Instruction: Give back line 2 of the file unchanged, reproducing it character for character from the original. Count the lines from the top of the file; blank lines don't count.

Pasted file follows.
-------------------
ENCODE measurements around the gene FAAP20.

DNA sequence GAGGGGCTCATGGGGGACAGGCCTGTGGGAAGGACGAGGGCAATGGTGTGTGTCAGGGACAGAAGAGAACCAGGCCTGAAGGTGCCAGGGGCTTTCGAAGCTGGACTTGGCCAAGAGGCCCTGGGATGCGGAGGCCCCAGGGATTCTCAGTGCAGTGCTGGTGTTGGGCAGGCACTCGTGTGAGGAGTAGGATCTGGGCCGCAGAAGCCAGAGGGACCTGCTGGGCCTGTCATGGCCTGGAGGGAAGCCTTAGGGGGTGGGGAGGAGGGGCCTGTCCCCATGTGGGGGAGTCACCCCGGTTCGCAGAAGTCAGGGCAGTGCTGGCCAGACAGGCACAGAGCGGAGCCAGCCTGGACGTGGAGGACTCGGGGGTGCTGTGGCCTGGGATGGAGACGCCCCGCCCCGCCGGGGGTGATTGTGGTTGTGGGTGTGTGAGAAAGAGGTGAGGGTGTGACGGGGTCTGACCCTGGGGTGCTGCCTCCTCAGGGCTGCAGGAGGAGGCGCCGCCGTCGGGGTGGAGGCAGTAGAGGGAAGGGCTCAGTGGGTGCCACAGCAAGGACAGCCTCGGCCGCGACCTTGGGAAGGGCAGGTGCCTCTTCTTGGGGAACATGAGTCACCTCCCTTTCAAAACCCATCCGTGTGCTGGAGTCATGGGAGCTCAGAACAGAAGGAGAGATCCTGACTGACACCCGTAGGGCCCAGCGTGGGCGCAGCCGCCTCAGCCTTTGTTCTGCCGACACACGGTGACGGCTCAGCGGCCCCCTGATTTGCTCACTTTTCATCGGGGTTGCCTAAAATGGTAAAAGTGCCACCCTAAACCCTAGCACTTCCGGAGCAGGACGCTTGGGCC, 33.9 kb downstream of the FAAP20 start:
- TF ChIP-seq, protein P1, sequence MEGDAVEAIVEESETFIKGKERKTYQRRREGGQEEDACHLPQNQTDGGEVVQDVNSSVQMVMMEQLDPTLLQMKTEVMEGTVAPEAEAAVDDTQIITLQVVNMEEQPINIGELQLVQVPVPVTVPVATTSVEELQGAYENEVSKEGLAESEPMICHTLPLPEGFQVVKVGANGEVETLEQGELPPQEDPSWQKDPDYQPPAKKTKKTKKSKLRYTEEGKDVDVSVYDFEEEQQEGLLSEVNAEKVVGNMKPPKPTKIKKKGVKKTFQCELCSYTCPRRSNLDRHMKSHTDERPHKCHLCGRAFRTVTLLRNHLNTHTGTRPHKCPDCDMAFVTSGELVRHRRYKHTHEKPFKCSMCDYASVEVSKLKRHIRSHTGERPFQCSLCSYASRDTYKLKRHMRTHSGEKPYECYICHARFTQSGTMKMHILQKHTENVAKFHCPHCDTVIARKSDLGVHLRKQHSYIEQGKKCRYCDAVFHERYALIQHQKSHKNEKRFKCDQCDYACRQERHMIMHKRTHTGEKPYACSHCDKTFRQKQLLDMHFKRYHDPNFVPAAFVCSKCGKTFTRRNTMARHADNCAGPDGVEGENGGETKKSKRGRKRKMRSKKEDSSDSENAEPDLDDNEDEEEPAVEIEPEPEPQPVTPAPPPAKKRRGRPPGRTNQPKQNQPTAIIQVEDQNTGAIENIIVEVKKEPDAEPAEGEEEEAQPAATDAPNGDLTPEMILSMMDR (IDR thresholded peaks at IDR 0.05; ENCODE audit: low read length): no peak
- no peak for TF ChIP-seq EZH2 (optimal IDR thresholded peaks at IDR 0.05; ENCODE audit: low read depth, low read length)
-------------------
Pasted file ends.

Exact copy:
DNA sequence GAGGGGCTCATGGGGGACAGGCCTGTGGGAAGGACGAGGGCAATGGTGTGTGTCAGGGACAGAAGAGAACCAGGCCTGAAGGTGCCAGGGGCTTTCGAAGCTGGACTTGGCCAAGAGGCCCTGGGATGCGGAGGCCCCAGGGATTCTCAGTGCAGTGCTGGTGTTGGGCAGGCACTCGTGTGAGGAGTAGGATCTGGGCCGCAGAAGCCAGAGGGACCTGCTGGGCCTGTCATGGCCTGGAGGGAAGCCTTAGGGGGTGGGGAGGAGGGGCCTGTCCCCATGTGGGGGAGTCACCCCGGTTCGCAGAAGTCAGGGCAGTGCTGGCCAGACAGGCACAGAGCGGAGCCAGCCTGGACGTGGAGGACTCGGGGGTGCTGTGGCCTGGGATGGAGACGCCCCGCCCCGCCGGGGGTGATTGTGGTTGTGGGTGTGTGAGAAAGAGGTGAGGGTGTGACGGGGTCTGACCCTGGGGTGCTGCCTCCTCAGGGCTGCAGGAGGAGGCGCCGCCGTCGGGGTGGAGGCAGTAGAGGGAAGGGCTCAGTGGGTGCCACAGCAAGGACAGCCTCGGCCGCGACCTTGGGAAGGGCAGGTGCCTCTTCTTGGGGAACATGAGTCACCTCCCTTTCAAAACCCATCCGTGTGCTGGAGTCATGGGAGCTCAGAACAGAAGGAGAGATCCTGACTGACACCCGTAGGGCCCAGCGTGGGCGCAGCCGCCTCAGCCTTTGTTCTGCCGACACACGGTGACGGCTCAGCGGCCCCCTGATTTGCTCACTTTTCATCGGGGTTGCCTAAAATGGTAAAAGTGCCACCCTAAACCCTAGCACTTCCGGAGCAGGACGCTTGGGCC, 33.9 kb downstream of the FAAP20 start: